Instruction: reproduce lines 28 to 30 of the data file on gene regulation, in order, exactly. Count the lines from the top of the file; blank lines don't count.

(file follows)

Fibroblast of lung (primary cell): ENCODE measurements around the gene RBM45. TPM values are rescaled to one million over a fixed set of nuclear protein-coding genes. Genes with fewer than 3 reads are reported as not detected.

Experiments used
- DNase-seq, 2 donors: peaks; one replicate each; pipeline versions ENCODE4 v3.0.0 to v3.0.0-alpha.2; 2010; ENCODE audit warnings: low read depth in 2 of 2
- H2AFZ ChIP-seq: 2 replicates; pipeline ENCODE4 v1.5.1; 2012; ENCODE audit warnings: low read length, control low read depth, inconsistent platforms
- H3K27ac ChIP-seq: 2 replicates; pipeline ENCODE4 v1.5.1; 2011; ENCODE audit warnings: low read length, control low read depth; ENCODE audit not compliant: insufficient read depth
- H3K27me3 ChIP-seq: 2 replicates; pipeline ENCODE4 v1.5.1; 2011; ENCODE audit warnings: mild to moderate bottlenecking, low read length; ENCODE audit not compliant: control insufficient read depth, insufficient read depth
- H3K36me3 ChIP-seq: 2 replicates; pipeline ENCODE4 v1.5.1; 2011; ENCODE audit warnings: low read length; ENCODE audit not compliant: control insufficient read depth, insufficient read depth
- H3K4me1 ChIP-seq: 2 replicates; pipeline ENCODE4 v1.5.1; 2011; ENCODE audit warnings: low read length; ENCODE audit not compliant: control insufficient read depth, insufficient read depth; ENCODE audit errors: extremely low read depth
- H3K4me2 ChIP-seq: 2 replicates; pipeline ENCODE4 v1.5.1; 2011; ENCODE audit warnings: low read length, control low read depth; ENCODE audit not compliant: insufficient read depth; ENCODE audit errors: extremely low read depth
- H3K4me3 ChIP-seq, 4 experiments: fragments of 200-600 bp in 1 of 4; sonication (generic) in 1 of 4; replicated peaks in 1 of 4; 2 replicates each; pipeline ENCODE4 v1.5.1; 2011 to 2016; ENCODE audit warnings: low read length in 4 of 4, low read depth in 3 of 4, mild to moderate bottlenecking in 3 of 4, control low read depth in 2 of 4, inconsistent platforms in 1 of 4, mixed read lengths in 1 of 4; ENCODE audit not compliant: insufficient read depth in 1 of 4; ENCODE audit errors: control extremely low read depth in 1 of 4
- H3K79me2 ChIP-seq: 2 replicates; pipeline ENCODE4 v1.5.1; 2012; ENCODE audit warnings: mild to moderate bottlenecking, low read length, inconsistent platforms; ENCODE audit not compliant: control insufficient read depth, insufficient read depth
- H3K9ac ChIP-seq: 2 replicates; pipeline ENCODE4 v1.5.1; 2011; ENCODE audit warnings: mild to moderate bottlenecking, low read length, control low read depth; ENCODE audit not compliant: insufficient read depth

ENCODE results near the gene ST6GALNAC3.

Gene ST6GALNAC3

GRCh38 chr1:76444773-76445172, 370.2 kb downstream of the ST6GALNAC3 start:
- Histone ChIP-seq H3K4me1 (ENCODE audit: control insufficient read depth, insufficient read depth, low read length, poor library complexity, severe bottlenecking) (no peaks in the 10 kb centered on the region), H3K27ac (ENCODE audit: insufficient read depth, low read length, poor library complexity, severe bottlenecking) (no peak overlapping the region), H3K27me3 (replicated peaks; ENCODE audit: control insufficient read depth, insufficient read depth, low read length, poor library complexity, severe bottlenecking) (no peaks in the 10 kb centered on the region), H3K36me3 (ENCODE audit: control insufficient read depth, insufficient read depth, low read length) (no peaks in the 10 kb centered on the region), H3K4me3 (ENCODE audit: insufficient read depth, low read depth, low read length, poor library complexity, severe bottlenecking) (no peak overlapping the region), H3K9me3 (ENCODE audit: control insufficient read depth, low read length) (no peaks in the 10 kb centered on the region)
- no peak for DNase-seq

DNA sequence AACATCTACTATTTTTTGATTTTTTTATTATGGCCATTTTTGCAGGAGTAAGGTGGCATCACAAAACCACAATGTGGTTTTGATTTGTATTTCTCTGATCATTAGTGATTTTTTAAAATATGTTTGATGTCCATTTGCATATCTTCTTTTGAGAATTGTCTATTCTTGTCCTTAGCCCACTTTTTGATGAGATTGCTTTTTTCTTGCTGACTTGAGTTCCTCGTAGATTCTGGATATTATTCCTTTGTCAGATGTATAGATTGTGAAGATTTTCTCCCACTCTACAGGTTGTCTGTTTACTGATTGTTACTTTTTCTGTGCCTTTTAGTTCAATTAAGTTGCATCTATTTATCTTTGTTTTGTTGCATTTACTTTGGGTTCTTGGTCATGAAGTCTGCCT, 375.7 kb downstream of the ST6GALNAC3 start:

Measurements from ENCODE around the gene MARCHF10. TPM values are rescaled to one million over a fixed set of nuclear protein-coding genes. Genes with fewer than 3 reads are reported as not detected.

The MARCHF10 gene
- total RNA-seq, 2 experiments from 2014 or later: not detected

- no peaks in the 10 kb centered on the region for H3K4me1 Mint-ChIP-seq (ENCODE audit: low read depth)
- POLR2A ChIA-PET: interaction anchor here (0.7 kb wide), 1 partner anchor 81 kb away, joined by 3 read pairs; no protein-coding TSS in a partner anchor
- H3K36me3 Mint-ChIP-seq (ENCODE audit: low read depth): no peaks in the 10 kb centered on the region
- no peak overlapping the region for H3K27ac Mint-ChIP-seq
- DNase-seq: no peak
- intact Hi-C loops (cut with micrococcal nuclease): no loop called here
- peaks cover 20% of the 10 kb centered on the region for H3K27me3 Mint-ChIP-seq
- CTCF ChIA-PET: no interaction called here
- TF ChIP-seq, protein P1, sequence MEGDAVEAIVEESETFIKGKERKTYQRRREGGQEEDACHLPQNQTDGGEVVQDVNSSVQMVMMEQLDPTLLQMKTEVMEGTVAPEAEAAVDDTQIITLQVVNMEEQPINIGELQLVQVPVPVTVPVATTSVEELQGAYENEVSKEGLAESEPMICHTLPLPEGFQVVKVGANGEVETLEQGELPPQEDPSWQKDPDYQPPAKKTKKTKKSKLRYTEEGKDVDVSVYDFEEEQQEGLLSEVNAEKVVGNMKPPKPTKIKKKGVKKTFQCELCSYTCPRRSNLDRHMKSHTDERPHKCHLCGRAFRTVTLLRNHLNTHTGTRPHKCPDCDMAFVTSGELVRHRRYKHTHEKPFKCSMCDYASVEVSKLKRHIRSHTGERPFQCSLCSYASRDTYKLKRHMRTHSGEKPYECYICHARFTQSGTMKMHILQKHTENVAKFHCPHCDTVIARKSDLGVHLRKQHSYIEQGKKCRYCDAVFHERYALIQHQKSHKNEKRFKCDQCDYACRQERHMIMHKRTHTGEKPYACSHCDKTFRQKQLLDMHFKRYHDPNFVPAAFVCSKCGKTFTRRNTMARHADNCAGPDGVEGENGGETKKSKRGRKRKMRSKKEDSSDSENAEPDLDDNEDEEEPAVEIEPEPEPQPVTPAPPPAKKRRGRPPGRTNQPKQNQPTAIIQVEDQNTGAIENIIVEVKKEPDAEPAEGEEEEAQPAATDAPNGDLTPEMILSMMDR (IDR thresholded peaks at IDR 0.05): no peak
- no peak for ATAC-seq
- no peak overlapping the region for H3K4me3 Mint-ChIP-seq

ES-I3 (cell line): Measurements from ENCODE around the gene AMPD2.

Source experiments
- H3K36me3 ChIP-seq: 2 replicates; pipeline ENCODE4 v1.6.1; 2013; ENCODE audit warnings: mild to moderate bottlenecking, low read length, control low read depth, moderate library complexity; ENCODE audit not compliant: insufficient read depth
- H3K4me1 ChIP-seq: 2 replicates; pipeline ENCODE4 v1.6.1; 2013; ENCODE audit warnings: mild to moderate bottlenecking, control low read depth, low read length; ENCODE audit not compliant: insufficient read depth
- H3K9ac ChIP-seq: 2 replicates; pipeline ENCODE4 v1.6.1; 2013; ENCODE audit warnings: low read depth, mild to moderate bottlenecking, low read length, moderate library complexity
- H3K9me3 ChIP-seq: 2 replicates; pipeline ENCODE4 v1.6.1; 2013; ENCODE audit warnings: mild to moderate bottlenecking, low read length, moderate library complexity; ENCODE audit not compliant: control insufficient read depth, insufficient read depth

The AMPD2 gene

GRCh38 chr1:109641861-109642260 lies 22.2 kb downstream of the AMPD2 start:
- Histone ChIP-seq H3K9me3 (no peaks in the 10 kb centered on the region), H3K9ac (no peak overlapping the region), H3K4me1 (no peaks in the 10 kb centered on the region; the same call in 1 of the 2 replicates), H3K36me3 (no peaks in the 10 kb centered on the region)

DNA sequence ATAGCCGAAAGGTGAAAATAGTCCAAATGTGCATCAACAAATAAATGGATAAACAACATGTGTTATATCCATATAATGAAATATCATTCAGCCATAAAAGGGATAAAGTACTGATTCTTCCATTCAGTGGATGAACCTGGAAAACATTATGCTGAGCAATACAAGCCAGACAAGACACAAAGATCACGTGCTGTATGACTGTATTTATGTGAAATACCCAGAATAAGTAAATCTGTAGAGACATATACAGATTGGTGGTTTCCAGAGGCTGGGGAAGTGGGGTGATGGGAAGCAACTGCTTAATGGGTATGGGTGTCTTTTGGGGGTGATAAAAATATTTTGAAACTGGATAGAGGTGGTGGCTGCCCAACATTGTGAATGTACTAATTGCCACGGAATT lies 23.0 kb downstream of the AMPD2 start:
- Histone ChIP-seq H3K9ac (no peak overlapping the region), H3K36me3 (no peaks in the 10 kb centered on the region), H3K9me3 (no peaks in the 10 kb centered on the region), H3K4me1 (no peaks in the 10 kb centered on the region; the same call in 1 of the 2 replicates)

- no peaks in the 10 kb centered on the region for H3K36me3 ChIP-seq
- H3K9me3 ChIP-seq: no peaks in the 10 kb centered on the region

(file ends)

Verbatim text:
- peaks cover 20% of the 10 kb centered on the region for H3K27me3 Mint-ChIP-seq
- CTCF ChIA-PET: no interaction called here
- TF ChIP-seq, protein P1, sequence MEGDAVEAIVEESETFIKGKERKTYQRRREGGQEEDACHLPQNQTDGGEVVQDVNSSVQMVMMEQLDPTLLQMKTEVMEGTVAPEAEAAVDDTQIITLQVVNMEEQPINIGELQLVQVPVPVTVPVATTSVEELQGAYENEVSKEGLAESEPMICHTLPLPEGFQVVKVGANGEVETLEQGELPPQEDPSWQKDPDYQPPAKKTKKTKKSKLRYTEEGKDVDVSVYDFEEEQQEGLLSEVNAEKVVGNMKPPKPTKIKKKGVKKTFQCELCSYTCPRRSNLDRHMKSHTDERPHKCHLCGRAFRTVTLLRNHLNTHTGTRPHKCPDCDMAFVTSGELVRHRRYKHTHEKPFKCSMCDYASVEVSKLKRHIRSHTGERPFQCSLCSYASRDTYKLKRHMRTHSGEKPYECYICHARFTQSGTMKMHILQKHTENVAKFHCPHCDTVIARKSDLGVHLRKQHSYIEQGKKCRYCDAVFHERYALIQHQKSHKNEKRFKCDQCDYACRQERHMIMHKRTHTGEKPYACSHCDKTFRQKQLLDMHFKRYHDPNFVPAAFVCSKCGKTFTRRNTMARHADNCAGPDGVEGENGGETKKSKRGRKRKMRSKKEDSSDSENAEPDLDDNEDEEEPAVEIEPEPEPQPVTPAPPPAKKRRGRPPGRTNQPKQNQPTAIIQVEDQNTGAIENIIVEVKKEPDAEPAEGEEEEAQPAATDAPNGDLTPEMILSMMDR (IDR thresholded peaks at IDR 0.05): no peak